One of the show’s best qualities is that Njinga is kept from her original image as a strong leader with her own goals and ambitions. Njinga always worked for her own ambitions, yet she also felt a strong need to serve her people and her kingdom. Her father had urged her to succeed in the kingdom, but she could not do so after he died. Instead, brother Mbande had assumed the role relatively suddenly, despite his lack of qualifications to rule the country effectively. A loss of prestige among his own people led to Mbande’s depression.
The fact that he was found to have poison in his system has prompted most historians to conclude that Njinga murdered him, despite the lack of any hard proof to back up this claim. If true, Njinga chose this because her mentally and intellectually weak brother was unfit to continue serving the throne. Njinga, however, required a king to ensure that she was the legitimate queen of the country and not simply the ceremonial queen, so she once again sought the help of the Imbangala leader Kasa. But Njinga’s goal was clear, and like Mbande before her, she did not want to leave any doubt about who was rightfully sitting on the throne.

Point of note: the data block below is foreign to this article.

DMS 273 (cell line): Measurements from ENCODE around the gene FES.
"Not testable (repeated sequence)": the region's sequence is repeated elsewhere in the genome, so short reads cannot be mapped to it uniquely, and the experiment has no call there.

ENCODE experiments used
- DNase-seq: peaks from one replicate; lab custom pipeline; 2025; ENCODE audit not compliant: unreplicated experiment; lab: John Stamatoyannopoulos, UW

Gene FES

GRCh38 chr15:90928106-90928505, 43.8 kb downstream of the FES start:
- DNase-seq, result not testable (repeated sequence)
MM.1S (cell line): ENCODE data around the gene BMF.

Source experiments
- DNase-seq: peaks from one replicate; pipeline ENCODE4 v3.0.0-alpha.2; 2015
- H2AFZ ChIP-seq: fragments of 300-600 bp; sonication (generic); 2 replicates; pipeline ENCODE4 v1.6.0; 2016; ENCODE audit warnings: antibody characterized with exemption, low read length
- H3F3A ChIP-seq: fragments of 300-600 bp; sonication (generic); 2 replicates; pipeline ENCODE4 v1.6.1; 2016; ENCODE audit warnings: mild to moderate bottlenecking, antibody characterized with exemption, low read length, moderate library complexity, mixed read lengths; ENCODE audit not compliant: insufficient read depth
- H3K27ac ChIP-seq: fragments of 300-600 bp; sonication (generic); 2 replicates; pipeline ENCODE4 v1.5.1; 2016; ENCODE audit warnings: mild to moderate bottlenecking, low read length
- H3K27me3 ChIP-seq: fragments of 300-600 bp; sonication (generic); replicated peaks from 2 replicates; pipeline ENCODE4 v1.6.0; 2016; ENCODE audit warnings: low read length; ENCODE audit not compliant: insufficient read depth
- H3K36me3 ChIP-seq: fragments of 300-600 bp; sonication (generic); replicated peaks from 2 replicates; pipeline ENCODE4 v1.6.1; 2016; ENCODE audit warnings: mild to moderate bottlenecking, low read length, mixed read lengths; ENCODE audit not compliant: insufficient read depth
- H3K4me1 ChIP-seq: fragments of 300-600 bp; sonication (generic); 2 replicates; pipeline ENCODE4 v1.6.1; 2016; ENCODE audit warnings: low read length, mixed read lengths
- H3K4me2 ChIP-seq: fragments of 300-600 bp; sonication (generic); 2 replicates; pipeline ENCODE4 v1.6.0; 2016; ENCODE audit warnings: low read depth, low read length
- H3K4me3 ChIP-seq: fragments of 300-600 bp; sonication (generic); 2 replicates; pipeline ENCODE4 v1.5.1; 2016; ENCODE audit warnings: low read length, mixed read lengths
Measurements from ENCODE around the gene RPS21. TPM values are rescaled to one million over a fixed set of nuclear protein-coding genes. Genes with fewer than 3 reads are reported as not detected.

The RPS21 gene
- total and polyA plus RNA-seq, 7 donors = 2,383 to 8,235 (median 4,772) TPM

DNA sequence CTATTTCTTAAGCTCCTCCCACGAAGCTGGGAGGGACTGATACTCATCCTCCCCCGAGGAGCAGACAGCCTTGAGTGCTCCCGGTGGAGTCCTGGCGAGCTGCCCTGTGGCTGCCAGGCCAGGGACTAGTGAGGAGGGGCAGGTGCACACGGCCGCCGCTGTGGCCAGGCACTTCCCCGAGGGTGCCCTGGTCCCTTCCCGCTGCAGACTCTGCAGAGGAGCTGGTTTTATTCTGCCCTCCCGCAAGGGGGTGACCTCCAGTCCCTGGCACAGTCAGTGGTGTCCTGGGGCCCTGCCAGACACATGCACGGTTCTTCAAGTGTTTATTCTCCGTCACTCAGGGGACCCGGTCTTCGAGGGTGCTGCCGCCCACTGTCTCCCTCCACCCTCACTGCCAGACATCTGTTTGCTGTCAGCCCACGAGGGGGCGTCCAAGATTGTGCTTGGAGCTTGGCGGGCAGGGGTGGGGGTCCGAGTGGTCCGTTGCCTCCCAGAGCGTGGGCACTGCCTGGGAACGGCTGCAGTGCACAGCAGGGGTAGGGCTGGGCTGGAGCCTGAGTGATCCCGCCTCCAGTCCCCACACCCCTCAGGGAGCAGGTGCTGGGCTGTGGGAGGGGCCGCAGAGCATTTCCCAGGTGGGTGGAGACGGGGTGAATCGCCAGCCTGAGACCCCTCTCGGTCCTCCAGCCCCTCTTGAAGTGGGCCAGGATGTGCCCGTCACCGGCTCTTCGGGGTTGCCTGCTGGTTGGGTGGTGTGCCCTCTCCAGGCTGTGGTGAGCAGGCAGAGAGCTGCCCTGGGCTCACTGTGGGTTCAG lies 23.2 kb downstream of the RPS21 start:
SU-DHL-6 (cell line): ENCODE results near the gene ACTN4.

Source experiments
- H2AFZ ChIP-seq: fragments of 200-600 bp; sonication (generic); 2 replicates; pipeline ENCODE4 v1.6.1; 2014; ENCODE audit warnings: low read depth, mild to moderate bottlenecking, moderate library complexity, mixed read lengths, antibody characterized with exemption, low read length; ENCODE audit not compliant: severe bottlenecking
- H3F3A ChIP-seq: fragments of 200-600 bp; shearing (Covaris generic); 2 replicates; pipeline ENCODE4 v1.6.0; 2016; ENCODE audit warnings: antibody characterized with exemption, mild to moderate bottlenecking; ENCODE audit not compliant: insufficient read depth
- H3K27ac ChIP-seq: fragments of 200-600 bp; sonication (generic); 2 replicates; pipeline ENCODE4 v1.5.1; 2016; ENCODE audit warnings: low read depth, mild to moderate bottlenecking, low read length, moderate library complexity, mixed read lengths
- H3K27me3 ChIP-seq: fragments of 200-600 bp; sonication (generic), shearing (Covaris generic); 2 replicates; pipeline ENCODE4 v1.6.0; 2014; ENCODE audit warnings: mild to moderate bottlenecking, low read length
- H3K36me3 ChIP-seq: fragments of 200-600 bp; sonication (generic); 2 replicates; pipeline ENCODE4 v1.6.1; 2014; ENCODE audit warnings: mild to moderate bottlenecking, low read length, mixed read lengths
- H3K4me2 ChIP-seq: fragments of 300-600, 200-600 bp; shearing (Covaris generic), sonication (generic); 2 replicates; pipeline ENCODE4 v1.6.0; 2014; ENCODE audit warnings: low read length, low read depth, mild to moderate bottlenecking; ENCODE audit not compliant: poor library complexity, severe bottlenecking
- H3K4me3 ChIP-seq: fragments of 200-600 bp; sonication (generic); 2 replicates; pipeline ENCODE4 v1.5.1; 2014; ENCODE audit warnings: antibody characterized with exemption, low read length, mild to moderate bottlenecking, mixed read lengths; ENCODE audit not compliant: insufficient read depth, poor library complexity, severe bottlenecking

Njinga effectively served as monarch until Mbande’s young son attained adulthood and ascended the throne. She married Kasa, made him king, and declared herself queen to silence Mbande forever. When he tried to stop her, she brutally murdered his son. It’s possible that Mbande had previously killed her own young kid and that this was an act of retribution for her. Kasa quickly stopped his marriage to Njinga after learning that he was schooling the chief’s little son in his camp. Because of this, she became the sole ruler of the realm.